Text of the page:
Head, and upper part of the neck, almost naked, with a bluish papillose skin: a tuft of black hairs on the breast.
M. Gallopavo, Temm. Pig. et Gall. torn. n. p. 374. and torn. III. p. 677. Turkey, Bew. Brit. Birds, vol. I. p. 325.
Entire length three feet six inches: breadth, wings extended, about four feet.
Head, and upper portion of the neck, bare of feathers; skin bluish, rough with numerous fleshy papilla; of various hues and sizes; throat furnished with a pendulous carunculated wattle, of a bright scarlet colour, increasing in intensity when the bird is under excitement: also an elongated fleshy appendage arising from the base of the upper mandible, in its contracted state about an inch long, but when relaxed hanging down considerably below the bill: a tuft of long pendent hair from the middle of the breast: colour of the plumage very variable; generally dark gray, inclining to black, or black with transverse whitish bars; occasionally pure white, or pied; more rarely of a fine deep copper-colour, with the greater quills pure white, and the tail dirty white. In the female the pectoral tuft is wanting; the frontal caruncle is smaller, and remains always contracted; there is also no power of erecting and expanding the tail, as in the male bird. (Egg). Yellowish white, spotted and speckled all over with reddish yellow: long. diam. three inches; trans, diam. one inch eleven lines.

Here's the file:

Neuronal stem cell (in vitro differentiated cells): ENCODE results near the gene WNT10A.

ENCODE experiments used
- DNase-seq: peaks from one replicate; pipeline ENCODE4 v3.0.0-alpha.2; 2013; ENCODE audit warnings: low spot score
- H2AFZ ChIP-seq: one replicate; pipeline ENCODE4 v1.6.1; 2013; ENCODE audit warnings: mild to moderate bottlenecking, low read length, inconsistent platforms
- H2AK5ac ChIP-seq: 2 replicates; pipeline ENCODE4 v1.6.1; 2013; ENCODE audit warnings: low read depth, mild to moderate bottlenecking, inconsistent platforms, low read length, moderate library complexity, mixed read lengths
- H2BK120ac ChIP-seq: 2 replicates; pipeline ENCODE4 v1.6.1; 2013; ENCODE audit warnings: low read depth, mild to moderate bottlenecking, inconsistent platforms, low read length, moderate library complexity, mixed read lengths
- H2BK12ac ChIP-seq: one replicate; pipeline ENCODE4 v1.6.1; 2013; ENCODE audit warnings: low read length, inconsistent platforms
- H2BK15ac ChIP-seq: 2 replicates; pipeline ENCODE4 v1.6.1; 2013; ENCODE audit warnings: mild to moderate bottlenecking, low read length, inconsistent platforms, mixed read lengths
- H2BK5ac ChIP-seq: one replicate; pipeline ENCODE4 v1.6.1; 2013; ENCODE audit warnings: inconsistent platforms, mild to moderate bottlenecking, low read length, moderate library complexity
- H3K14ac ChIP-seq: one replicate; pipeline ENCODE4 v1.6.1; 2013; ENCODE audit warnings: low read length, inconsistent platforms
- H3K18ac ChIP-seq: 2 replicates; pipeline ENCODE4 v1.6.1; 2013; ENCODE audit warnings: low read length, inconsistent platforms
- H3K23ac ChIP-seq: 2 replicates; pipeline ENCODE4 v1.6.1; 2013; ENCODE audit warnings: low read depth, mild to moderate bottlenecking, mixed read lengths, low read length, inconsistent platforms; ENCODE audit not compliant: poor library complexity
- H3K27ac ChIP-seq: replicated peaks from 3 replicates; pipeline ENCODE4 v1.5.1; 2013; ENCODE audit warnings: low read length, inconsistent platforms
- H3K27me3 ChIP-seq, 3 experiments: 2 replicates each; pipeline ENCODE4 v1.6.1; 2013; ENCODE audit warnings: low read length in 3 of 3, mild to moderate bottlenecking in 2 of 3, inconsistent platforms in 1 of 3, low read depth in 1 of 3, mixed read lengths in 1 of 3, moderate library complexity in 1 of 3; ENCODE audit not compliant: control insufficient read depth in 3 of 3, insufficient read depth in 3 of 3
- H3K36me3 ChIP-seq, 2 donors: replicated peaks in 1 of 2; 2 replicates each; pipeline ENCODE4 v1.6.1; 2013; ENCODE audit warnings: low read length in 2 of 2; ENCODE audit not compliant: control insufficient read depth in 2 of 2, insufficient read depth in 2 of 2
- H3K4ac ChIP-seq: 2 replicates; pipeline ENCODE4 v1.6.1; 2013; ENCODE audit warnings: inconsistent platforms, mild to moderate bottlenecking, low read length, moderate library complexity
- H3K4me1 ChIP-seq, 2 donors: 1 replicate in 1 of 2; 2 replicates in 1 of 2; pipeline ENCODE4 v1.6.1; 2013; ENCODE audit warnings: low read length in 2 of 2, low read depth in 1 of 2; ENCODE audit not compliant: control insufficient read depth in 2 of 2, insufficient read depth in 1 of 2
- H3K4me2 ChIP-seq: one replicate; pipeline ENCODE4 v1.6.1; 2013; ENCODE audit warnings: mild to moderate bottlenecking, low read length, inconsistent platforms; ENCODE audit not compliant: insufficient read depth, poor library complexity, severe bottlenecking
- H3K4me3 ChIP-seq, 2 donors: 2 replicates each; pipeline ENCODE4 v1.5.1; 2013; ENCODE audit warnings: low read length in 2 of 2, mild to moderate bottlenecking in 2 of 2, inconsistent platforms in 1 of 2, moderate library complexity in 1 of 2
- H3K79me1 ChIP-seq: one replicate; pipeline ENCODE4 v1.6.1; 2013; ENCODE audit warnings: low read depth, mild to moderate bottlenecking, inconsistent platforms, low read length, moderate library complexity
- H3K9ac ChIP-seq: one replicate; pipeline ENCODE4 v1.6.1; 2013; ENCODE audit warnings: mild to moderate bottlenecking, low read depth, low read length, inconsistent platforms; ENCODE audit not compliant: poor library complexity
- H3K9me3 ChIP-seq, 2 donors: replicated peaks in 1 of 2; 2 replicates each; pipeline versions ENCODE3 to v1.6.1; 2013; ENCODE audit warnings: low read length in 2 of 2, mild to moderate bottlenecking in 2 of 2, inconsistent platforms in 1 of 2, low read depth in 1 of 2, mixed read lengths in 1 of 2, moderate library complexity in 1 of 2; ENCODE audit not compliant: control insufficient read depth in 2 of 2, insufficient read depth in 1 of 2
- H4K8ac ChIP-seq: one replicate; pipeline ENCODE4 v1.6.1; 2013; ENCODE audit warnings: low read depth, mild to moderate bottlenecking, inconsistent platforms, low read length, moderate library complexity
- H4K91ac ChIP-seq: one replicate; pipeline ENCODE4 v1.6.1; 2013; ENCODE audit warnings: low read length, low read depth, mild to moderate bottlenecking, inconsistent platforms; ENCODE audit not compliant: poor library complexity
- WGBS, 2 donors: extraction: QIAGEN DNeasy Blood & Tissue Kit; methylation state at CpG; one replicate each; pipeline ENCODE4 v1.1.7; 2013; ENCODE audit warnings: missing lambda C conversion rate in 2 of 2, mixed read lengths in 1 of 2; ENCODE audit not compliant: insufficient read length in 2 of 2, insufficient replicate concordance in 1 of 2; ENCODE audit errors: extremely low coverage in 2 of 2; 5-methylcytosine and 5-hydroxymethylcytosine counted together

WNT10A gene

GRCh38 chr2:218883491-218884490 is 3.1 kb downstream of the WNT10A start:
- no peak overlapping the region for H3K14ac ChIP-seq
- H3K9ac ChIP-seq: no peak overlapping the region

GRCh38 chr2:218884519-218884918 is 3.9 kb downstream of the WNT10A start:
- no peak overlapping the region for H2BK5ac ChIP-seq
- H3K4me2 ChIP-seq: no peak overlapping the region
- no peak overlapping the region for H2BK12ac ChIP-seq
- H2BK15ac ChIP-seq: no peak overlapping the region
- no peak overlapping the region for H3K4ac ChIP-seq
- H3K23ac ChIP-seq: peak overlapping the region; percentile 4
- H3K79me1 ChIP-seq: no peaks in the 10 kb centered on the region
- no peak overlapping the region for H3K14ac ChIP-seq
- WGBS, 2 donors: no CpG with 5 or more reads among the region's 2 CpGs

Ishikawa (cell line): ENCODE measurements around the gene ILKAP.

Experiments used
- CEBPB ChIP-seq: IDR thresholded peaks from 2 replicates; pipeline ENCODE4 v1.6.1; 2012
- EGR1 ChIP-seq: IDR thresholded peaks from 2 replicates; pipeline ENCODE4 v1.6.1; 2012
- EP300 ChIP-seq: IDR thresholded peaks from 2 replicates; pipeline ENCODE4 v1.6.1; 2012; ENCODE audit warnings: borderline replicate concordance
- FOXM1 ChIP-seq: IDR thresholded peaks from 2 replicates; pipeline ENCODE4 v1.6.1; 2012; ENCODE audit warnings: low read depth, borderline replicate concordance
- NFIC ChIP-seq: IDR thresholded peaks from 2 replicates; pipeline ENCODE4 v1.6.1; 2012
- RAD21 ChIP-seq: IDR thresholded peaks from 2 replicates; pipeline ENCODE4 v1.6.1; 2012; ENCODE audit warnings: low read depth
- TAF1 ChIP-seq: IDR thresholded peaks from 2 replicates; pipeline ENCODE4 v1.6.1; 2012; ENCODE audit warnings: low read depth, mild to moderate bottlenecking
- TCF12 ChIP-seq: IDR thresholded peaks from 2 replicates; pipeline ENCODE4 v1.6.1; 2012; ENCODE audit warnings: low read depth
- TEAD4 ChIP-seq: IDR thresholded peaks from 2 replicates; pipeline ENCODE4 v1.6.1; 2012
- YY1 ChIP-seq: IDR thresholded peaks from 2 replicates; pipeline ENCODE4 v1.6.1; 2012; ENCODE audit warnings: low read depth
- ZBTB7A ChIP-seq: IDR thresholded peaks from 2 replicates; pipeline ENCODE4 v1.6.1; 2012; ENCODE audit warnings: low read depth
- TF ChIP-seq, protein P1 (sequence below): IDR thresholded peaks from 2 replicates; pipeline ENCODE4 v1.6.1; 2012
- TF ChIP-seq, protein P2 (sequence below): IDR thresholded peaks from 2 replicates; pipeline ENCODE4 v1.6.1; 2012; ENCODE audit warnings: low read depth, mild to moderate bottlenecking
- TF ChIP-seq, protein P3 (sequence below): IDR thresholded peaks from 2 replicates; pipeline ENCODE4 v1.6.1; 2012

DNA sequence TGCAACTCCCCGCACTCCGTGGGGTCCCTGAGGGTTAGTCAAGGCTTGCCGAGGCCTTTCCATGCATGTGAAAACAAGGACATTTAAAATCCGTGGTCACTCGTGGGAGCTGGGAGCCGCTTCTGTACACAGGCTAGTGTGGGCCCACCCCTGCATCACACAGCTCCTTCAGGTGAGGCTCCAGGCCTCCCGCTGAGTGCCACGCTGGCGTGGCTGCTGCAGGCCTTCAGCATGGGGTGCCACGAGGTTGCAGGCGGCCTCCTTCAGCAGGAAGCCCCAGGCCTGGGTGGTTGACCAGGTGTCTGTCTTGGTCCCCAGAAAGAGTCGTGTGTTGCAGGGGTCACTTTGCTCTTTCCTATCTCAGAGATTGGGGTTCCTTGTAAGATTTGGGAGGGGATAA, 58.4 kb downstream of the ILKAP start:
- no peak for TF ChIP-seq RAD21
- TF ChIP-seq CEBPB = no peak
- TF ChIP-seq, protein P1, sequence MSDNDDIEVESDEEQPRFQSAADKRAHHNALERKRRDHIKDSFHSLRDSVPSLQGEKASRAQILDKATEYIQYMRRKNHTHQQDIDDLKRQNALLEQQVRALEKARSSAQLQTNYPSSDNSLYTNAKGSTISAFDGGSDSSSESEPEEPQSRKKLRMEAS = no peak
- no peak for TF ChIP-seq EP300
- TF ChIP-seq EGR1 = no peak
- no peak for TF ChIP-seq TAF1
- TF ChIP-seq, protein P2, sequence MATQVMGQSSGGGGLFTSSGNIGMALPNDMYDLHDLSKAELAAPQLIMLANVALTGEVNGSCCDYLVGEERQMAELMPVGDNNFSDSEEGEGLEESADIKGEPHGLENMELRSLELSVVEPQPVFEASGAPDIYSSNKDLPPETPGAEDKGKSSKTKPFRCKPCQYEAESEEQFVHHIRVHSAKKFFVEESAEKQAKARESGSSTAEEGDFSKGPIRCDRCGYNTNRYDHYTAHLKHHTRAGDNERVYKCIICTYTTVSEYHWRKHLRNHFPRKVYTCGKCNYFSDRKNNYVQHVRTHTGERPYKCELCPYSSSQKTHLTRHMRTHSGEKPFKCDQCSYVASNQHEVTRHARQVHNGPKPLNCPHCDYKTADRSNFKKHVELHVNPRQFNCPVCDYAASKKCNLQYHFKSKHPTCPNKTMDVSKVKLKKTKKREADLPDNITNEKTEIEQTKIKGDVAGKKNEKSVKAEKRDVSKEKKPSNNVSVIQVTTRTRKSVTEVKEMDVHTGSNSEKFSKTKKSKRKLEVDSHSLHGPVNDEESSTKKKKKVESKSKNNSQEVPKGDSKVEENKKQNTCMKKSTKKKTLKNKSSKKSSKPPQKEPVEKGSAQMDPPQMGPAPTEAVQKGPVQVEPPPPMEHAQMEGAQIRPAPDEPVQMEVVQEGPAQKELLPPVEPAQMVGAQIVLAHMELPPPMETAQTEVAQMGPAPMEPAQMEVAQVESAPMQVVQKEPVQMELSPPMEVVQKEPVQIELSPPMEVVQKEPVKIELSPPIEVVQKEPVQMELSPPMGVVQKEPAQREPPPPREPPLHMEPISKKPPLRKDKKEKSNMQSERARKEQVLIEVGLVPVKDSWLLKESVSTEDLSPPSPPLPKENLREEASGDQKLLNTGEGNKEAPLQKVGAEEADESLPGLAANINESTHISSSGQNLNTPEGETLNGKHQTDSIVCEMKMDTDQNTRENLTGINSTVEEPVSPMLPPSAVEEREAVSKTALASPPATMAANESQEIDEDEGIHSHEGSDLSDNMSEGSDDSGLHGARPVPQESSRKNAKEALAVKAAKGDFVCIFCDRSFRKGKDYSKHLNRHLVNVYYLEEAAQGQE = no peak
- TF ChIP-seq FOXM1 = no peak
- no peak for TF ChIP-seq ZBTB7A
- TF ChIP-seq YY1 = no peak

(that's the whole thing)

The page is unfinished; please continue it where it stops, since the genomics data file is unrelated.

Found in a wild state in North America. Generally supposed to have been introduced into England about the year 1524. Lays early in the Spring, and produces from fifteen to seventeen in a brood. Seldom hatches more than once in the season in this climate.